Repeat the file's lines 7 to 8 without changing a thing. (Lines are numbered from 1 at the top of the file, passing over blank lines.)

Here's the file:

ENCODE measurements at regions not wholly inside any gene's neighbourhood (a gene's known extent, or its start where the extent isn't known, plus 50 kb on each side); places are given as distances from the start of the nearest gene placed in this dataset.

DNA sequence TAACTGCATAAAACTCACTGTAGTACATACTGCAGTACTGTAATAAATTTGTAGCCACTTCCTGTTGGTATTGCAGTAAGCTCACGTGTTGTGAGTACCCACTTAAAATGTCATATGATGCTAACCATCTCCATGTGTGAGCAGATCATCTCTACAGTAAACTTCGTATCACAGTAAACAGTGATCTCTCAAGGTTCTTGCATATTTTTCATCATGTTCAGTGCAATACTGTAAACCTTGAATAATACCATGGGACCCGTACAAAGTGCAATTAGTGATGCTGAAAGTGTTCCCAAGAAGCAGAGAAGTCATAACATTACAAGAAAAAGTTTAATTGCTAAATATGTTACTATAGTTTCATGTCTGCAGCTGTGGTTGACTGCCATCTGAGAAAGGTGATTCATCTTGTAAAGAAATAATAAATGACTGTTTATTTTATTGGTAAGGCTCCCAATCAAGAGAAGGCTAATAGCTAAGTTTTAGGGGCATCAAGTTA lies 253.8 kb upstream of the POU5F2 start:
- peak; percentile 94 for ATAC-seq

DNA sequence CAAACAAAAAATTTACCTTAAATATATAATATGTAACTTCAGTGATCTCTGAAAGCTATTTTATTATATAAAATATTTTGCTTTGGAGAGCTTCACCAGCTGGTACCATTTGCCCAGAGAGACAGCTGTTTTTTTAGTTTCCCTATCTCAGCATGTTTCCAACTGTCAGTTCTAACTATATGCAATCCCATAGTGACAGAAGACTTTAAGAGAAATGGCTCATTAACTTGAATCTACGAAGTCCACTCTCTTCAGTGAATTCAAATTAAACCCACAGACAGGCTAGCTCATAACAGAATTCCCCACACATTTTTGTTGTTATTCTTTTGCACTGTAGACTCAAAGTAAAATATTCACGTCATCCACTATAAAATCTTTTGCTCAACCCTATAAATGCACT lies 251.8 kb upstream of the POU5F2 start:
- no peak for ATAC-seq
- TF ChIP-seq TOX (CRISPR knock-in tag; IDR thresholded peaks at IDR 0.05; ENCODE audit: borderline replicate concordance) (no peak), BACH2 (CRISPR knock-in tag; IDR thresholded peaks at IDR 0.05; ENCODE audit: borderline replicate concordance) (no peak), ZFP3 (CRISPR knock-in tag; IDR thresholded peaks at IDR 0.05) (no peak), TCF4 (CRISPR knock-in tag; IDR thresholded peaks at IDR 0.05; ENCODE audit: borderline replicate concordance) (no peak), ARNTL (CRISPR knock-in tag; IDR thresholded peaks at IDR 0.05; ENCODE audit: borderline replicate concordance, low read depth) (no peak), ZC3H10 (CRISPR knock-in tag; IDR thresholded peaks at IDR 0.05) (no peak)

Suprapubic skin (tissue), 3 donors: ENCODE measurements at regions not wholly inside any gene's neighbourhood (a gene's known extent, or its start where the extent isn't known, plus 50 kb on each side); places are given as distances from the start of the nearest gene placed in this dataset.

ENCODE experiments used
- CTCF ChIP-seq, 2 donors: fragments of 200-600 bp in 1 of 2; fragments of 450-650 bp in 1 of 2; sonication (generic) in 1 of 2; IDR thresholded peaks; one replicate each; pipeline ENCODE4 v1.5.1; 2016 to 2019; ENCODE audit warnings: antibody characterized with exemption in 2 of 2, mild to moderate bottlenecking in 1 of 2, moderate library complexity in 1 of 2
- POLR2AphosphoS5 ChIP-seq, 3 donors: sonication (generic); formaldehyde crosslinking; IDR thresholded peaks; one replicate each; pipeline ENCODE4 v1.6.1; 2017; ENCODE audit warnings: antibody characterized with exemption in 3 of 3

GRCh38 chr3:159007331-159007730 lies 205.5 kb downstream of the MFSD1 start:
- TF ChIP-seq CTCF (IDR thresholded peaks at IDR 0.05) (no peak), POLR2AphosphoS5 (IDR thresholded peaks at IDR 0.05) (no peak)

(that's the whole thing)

Suprapubic skin (tissue), 3 donors: ENCODE measurements at regions not wholly inside any gene's neighbourhood (a gene's known extent, or its start where the extent isn't known, plus 50 kb on each side); places are given as distances from the start of the nearest gene placed in this dataset.

ENCODE experiments used